Benign paroxysmal positional vertigo (BPPV)

Benign paroxysmal positional vertigo (BPPV)

by | Jul 30, 2022 | Hearing Health

Hearing Health

30 July 2022

Benign paroxysmal positional vertigo (BPPV) is one of the most common causes of vertigo and results in brief spinning sensations, triggered by certain head movements. BPPV is an inner ear disorder whereby otoconia (commonly known as “crystals”) become dislodged and move into the semi-circular canals of the inner ear.

 Although BPPV is often considered to be idiopathic (meaning there is no known cause), it commonly occurs more frequently in women, particularly over the age of 50 years old. This is seen to be due hormonal fluctuations during menopause which results in neurochemical changes and disturbs the metabolism in the inner ear.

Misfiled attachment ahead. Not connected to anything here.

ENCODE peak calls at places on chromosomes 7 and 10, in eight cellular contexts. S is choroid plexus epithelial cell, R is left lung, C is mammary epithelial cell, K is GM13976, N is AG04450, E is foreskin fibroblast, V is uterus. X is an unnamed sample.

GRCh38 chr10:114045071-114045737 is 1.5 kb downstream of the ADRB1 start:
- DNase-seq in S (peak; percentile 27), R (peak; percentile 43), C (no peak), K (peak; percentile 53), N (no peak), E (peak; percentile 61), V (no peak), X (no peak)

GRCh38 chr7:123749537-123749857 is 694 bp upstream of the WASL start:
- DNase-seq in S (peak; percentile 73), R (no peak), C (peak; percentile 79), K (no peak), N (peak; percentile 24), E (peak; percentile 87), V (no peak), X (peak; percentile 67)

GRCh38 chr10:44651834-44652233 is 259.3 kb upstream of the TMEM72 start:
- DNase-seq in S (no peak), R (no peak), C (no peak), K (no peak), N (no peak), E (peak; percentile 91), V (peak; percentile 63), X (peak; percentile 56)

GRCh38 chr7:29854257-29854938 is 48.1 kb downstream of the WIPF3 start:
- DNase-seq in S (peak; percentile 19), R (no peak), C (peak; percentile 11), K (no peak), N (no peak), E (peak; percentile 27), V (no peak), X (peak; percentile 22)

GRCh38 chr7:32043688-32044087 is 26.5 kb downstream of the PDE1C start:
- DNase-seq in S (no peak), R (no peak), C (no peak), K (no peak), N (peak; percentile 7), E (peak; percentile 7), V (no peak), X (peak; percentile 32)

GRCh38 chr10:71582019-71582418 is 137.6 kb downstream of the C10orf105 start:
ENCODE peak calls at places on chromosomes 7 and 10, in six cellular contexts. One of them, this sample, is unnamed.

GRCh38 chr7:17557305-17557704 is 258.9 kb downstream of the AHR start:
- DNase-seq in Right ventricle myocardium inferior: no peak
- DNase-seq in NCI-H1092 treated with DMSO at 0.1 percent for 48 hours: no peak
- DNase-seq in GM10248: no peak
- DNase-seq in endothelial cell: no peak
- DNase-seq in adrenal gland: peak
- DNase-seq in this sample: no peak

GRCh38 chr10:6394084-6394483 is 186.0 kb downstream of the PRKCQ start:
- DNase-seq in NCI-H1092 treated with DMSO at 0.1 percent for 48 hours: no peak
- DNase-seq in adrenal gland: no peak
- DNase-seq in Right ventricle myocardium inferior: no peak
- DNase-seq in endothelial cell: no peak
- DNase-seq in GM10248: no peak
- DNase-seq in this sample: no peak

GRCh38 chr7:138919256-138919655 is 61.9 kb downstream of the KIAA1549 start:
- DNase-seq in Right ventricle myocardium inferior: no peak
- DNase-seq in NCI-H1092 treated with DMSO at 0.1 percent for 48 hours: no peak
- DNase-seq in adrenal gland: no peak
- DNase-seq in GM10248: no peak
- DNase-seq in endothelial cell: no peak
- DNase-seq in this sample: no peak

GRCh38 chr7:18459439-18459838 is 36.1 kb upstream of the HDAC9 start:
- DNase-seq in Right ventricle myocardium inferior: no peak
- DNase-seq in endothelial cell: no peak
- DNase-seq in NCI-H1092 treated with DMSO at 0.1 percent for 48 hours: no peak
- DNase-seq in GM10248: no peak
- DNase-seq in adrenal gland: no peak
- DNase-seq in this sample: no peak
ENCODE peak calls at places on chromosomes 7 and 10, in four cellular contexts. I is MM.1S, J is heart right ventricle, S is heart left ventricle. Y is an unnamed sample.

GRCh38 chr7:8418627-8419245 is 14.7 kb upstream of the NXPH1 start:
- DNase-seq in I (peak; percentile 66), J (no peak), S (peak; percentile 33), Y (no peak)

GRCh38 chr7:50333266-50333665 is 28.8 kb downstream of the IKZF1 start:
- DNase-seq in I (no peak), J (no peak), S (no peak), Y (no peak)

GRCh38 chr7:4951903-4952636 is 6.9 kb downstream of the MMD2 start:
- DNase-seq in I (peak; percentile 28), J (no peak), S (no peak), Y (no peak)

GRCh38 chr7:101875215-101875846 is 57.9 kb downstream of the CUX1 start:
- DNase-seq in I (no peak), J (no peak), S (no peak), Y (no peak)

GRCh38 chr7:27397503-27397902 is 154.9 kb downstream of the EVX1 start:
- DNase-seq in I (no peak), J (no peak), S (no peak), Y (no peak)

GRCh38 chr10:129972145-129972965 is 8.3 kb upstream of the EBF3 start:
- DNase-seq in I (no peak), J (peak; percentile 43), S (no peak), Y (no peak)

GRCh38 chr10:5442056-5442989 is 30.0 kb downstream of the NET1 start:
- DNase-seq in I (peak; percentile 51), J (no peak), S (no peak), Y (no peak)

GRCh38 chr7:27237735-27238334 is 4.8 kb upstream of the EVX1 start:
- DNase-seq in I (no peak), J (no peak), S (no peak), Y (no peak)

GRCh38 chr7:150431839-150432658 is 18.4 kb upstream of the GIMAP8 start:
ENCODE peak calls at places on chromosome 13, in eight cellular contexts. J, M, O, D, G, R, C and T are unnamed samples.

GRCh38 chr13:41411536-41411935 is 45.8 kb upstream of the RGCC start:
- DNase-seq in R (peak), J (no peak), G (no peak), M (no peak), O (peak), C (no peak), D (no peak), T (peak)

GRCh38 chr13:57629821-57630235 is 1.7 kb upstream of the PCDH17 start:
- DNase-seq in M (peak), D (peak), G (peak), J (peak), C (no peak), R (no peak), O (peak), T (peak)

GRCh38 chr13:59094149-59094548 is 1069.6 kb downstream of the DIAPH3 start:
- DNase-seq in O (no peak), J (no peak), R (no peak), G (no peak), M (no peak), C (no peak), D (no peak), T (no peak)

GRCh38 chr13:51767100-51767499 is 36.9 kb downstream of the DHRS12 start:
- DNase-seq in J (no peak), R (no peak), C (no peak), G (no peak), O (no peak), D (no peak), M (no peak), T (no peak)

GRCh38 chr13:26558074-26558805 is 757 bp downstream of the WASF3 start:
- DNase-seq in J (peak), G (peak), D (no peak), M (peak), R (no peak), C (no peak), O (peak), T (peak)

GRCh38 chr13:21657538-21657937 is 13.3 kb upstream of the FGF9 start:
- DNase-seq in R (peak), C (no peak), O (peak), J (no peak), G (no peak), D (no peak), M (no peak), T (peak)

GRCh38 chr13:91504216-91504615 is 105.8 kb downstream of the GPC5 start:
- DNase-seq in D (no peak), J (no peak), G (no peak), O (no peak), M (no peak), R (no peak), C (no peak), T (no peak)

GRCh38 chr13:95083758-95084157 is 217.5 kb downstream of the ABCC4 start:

Vestibular audiologists are well-trained to perform specific treatment manoeuvres to reposition the otoconia within the inner ear, and together with medical management from endocrinologists and gynaecologists, the symptoms and recurrence of BPPV in women can be significantly reduced.

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